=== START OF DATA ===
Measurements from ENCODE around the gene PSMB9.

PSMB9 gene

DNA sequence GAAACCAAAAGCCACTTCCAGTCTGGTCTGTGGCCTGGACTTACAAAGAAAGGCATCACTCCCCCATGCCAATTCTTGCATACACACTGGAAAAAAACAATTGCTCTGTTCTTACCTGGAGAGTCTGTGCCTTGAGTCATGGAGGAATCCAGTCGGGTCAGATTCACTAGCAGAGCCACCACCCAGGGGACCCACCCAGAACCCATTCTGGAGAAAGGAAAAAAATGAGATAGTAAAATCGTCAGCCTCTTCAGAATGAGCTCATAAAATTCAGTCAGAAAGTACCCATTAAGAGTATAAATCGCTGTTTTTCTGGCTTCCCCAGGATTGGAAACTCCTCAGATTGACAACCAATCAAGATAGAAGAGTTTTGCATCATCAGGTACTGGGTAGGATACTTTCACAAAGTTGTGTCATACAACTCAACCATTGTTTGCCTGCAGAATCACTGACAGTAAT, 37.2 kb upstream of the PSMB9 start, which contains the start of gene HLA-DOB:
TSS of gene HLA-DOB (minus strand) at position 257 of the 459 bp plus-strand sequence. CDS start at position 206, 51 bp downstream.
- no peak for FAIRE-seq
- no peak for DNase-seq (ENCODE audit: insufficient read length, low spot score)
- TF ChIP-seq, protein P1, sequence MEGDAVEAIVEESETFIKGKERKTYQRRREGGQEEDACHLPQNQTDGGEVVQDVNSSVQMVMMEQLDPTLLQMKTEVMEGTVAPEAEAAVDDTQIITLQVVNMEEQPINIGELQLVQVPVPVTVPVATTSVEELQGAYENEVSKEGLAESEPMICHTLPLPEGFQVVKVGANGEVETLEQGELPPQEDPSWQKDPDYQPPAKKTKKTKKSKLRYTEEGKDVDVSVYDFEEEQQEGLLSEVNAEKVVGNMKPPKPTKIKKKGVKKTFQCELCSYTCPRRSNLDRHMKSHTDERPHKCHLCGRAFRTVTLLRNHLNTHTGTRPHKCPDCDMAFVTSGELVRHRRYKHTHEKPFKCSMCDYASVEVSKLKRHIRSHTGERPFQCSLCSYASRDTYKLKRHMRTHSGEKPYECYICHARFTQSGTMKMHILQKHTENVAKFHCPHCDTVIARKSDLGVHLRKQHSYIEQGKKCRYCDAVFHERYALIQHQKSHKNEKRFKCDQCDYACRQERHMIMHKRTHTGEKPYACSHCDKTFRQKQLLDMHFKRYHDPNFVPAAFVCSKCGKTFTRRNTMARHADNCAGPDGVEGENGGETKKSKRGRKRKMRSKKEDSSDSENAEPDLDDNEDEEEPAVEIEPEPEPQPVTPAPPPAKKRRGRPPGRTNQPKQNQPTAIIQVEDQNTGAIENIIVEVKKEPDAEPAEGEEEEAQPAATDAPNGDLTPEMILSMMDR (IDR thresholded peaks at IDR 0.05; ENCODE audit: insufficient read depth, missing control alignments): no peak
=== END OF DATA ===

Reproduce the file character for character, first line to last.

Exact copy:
Measurements from ENCODE around the gene PSMB9.

PSMB9 gene

DNA sequence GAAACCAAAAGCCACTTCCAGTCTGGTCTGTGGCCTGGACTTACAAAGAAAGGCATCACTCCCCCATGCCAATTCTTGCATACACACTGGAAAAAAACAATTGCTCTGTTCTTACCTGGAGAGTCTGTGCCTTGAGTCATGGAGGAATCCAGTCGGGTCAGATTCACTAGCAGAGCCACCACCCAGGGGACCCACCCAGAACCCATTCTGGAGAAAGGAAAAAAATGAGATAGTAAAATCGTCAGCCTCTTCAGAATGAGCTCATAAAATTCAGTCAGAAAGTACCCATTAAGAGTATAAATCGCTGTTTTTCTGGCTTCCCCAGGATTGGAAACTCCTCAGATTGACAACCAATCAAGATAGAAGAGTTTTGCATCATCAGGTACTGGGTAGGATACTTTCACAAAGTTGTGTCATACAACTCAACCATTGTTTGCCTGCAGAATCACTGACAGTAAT, 37.2 kb upstream of the PSMB9 start, which contains the start of gene HLA-DOB:
TSS of gene HLA-DOB (minus strand) at position 257 of the 459 bp plus-strand sequence. CDS start at position 206, 51 bp downstream.
- no peak for FAIRE-seq
- no peak for DNase-seq (ENCODE audit: insufficient read length, low spot score)
- TF ChIP-seq, protein P1, sequence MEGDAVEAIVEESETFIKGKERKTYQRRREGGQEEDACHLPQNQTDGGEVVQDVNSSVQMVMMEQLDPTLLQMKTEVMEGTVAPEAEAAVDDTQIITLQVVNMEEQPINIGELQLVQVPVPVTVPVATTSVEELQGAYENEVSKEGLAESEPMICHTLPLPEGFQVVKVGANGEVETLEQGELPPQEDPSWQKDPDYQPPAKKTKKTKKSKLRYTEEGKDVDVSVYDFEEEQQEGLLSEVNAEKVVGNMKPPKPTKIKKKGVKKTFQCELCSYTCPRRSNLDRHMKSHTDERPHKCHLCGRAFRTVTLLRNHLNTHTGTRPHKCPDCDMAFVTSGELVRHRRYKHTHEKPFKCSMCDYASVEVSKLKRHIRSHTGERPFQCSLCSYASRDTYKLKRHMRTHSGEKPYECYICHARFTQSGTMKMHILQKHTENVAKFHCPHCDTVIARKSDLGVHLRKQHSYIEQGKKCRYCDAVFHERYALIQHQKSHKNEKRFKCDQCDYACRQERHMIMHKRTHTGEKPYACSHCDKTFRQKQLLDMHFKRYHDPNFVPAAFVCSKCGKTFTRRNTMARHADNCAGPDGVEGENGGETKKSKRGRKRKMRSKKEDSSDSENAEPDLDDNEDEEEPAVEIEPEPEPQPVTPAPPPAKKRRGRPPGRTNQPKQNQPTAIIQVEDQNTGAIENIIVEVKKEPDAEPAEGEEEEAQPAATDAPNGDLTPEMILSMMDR (IDR thresholded peaks at IDR 0.05; ENCODE audit: insufficient read depth, missing control alignments): no peak